PhD Student in Cancer Research

Updated: 4 months ago
Job Type: FullTime
Deadline: 28 Feb 2022

Background. Chronic Lymphocytic Leukemia (CLL) represents the most frequent leukemia in adults. Despite recent advances in treatments, CLL remains a deadly incurable disease. This cancer is characterized by an accumulation of abnormal, apoptosis-resistant B lymphocytes in the blood and lymphoid organs of the patients. CLL progression is highly dependent on complex interactions between tumour cells and their microenvironment. Indeed, CLL cells can modify stromal cells and immune cells, among others through the expression of chemo-attractant cytokines, i.e. chemokines to promote their survival and to escape the immune surveillance.

Objectives. Our team focuses on the mechanisms leading to leukemia progression, in particular the influence of exosomes, chemokines and atypical chemokine receptors on CLL cells as well as on stromal cells and immune cells located in their microenvironment, with the goal to identify novel regulatory pathways and new therapeutic targets.

Training and research environment. The candidate will be integrated in dynamic and multinational teams. The Department of Cancer Research and Department of Infection and Immunity whose research activities focus on the cellular and molecular mechanisms of tumour progression and inflammatory diseases using a wide range of cutting edge technologies, including genomic, transcriptomic and proteomic analyses, as well as in vitro and in vivo imaging modalities using state-of-the-art animal models for cancer and immunology research. PhD student will be in charge of a TELEVIE funded project that aims to explore the complex role of exosomes in the regulation of chemokine levels in the tumour microenvironment. The candidate will be co-supervised by Dr A. Chevigné, Dr J. Paggetti and Dr M. Szpakowska and will be registered at the University of Luxembourg.

Recent related references (open access):

  • Paggetti J, et al. Exosomes released by chronic lymphocytic leukemia cells induce cancer-associated fibroblast formation. Blood 126(9):1106-17.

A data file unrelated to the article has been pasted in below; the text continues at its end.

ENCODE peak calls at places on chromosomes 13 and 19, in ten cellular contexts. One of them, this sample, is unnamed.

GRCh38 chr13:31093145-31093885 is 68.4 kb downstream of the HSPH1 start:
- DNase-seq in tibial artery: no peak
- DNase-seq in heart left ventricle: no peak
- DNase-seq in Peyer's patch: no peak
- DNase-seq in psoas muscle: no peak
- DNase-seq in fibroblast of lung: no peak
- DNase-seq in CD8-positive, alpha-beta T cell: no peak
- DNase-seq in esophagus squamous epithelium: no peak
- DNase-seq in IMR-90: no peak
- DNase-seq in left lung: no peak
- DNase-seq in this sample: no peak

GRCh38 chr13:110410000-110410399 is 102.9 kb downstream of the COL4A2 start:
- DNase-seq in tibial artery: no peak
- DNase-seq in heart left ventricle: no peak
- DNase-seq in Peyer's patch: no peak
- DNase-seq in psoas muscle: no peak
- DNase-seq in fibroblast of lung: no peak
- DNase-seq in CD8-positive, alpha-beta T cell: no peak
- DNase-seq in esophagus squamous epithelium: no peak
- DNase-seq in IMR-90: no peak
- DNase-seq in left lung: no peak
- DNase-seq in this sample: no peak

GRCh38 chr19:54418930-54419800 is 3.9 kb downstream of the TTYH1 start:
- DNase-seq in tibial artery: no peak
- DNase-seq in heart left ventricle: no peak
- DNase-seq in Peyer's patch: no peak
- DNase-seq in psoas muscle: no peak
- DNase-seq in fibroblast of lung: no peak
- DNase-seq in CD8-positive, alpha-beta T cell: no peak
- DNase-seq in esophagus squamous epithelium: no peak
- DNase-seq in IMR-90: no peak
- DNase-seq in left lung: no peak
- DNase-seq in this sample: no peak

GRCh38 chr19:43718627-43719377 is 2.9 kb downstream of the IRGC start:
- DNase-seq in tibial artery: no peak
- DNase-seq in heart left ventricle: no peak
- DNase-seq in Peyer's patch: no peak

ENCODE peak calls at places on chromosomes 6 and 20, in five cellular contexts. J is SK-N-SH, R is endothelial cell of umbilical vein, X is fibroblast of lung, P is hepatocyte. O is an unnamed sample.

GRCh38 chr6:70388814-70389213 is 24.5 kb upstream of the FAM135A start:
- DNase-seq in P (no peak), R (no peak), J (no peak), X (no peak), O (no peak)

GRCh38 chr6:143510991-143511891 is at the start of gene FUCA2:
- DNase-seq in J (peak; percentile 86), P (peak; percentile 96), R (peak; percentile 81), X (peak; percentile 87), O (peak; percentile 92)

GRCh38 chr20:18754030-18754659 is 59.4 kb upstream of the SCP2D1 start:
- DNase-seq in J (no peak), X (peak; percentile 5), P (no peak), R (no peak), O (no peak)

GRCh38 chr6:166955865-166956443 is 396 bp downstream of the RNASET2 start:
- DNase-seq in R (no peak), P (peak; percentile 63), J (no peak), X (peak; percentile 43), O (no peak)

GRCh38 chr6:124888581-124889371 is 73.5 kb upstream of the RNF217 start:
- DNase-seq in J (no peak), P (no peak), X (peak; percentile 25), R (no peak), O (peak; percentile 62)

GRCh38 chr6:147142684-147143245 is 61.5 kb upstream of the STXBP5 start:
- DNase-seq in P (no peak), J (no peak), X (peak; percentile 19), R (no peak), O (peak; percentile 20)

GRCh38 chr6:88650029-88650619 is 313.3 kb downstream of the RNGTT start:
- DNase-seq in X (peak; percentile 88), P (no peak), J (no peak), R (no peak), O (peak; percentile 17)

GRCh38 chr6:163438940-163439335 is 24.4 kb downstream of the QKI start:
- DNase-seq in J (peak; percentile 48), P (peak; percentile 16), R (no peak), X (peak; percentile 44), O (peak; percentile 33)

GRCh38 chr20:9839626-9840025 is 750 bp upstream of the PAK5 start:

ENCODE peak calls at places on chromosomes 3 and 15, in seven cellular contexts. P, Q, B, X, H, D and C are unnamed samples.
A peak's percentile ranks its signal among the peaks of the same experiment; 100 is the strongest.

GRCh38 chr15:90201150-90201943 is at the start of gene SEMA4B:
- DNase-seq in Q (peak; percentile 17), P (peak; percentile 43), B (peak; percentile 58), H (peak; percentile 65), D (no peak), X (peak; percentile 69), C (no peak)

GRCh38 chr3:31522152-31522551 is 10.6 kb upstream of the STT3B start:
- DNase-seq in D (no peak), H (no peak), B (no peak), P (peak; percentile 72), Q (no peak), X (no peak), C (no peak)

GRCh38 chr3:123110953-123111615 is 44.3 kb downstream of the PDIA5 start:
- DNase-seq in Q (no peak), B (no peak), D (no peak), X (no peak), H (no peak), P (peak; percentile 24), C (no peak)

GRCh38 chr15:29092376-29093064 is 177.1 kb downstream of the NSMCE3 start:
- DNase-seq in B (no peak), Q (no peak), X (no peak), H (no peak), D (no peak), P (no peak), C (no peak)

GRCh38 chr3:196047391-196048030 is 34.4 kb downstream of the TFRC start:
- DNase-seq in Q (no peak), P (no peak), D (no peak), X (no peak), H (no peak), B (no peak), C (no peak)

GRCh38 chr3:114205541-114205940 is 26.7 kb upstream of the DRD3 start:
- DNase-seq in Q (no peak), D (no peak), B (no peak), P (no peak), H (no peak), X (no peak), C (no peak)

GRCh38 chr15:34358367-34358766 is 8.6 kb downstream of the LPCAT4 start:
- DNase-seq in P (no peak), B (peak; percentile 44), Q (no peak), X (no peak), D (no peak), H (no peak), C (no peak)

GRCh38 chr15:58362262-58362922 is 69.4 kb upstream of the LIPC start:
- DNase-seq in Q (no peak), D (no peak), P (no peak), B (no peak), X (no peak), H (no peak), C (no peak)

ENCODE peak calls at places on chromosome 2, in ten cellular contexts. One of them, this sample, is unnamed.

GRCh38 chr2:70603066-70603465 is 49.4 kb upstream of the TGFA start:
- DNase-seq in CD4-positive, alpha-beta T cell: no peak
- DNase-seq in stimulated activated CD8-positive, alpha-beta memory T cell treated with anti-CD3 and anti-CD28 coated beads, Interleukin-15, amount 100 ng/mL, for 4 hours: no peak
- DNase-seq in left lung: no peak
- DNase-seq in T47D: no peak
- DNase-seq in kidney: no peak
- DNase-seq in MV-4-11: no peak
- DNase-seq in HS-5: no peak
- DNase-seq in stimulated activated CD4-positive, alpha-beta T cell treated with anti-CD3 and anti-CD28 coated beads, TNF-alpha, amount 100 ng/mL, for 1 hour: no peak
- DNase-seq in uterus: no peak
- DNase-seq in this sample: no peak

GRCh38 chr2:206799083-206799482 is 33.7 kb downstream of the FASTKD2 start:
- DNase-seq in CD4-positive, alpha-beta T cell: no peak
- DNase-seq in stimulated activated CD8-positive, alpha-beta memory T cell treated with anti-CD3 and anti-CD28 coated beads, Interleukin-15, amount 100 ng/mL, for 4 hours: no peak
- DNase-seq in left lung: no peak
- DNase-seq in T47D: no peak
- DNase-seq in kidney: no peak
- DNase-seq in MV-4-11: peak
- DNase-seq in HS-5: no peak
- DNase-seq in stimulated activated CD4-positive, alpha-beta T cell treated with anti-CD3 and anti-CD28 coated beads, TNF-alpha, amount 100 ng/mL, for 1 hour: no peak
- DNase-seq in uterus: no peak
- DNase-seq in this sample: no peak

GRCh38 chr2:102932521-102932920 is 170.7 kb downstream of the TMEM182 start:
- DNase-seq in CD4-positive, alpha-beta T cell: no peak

• Wierz M, et al. Dual PD1/LAG3 immune checkpoint blockade limits tumor development in a murine model of chronic lymphocytic leukemia. Blood 131(14):1617-1621.
  • Meyrath M., Szpakowska M et al. The atypical chemokine receptor ACKR3/CXCR7 is a broad-spectrum scavenger for opioid peptides. Nat Commun. 2020 Jun 19;11(1):3033.
  • Sjöberg et al. The diverse and complex roles of atypical chemokine receptors in cancer: From molecular biology to clinical relevance and therapy E, Adv Cancer Res. 2020;145:99-138

Key Skills, Experience and Qualifications
  • Master’s degree in Biomedical Sciences or Immunology. Prior experience in cancer research would be an advantage but is not mandatory.
  • Experience in cell culture, PCR, Western-Blot, imaging and flow-cytometry techniques.
  • Mouse experimentation practice and FELASA diploma (or equivalent) would be considered as an asset.
  • Excellent time management, rigour, perseverance, scientific creativity and originality, writing skills, sense of priority and ability to work with others.
  • Fluency in English is mandatory.

Researchers are supported by easy access to scientific expertise, well-equipped facilities, an active seminar program as well as the possibility for close collaborations with universities and other research institutes

The applicants should submit before 28th February, 2022 a letter detailing their motivation and a curriculum vitae via our website ( ) with the ref. : VD/PHD0122/ACJP/TSI DII INF2

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